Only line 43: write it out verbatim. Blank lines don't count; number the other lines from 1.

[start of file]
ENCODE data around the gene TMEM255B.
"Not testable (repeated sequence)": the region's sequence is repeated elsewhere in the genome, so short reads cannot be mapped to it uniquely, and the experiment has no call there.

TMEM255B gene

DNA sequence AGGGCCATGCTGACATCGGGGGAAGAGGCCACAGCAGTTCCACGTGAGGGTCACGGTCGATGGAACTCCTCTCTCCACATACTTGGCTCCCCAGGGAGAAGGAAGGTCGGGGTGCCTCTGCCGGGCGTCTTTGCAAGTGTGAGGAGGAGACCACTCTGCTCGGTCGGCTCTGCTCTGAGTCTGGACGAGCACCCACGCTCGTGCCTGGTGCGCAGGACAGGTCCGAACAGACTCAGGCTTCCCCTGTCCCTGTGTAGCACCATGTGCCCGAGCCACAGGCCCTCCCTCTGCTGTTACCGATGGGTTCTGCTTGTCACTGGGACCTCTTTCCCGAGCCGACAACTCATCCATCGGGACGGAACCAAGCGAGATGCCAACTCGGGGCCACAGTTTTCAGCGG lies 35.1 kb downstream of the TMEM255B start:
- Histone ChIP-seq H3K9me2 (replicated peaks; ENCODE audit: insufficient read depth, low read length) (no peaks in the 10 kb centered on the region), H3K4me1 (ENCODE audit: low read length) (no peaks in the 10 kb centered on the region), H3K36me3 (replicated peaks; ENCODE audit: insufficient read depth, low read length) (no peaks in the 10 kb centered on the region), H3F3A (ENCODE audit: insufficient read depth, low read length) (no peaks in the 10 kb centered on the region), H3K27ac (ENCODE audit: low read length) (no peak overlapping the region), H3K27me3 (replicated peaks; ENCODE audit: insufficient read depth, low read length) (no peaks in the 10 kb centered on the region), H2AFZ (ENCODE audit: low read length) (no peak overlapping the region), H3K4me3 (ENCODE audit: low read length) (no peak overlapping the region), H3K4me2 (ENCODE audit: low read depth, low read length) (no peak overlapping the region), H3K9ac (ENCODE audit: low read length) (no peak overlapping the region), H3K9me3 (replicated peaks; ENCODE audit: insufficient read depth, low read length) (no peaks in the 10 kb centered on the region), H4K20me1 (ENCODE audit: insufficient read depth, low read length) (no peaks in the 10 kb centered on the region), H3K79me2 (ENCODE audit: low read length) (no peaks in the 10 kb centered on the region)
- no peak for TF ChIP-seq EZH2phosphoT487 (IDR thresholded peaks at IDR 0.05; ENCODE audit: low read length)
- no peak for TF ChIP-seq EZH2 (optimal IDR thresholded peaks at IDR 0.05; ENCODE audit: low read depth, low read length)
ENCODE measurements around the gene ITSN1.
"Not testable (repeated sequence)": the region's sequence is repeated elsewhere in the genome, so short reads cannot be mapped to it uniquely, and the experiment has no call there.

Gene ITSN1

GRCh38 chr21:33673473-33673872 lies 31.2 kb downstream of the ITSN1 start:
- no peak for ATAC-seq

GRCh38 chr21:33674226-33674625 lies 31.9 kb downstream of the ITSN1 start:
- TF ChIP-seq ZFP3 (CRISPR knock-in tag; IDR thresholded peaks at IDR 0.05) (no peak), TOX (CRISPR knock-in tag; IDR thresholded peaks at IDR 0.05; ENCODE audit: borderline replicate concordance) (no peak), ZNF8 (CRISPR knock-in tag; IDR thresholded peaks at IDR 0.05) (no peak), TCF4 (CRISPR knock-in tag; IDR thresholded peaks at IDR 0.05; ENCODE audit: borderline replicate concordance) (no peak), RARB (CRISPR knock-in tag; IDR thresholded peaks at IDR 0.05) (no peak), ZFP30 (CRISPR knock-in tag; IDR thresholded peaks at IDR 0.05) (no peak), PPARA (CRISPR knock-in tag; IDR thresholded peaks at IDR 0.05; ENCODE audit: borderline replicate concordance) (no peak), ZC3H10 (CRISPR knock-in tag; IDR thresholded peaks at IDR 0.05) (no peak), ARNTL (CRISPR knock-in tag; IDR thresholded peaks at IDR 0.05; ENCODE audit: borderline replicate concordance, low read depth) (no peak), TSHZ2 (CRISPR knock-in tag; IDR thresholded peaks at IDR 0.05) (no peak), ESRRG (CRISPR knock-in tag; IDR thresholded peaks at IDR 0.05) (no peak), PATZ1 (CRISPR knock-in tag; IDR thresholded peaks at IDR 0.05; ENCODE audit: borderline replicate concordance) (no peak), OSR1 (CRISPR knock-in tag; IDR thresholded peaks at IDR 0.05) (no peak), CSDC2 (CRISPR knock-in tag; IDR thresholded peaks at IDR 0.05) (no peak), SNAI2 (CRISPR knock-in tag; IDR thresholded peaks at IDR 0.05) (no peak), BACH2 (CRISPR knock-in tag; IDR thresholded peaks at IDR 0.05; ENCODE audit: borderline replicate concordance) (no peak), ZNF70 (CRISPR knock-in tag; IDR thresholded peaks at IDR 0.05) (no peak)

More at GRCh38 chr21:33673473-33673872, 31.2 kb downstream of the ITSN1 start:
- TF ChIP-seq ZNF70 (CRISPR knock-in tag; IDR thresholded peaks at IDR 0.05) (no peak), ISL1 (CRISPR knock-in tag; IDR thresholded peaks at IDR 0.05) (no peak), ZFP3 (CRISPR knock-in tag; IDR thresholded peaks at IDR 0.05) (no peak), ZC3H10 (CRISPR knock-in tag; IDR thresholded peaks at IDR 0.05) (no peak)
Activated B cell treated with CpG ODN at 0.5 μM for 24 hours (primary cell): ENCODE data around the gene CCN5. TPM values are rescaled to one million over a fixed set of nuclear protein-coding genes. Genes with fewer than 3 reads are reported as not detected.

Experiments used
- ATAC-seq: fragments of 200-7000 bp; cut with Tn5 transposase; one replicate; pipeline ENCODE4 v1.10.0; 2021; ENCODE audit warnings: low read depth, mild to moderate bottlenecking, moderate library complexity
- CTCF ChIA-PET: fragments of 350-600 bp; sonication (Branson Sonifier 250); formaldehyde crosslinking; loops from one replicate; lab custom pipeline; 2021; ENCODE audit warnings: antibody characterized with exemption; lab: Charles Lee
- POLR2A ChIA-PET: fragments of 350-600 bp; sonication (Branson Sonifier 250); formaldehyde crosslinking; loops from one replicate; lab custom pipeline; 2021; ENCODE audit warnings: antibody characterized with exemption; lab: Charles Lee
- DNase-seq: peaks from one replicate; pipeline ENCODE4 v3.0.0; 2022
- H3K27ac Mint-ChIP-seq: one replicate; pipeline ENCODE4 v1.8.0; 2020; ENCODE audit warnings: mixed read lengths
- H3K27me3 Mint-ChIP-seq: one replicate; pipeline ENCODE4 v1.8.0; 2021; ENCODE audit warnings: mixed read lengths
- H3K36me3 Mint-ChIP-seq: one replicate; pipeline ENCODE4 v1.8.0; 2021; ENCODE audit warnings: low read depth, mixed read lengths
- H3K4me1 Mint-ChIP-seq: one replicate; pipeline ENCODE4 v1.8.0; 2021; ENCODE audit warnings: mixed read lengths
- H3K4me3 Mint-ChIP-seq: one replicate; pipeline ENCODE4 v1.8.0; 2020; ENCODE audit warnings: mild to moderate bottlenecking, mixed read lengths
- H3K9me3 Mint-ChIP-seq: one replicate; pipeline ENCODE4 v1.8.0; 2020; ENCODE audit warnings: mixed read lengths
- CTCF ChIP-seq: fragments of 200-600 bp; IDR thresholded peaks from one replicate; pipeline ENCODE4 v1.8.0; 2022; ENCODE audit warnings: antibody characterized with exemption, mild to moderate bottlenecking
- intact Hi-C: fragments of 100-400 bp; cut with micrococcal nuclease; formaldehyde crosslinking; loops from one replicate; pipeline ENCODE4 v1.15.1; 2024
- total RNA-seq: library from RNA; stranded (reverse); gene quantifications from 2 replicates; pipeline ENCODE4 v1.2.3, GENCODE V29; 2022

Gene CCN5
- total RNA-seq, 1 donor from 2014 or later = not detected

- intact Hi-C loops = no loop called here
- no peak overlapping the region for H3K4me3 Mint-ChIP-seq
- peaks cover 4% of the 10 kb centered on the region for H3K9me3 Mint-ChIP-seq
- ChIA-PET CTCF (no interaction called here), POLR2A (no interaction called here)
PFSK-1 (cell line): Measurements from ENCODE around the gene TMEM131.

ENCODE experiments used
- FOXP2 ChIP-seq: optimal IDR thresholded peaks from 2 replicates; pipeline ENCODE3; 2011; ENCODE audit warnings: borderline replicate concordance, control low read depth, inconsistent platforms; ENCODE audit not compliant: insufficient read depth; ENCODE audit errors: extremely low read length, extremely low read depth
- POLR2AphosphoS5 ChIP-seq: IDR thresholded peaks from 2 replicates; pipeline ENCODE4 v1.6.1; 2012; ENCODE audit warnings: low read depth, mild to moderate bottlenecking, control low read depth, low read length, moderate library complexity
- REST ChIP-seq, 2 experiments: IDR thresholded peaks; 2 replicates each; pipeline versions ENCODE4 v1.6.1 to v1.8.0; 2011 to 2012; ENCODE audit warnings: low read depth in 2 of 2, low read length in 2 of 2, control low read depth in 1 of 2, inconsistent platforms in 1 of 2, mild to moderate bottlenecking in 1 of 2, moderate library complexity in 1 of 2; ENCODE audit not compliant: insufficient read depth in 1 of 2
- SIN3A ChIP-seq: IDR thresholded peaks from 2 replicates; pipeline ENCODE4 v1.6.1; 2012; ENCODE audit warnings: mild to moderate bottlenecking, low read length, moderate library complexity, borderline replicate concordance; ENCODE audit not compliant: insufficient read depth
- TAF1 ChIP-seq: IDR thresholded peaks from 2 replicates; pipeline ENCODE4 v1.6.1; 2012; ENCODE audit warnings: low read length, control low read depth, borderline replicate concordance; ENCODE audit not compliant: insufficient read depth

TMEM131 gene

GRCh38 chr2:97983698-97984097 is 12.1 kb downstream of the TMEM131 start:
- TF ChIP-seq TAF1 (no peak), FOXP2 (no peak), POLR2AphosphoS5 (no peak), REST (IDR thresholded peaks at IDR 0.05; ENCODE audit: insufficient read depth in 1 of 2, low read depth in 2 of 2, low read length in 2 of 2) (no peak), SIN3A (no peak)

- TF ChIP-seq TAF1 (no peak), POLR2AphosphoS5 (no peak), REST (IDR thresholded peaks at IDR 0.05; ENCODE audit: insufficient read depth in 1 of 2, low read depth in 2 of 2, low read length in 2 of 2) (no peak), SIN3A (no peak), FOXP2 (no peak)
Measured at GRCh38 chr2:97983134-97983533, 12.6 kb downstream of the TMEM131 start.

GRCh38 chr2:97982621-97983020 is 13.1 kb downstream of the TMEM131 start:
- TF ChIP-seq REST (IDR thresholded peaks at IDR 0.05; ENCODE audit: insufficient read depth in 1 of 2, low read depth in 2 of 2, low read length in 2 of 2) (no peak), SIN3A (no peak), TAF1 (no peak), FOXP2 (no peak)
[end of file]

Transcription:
- SIN3A ChIP-seq: IDR thresholded peaks from 2 replicates; pipeline ENCODE4 v1.6.1; 2012; ENCODE audit warnings: mild to moderate bottlenecking, low read length, moderate library complexity, borderline replicate concordance; ENCODE audit not compliant: insufficient read depth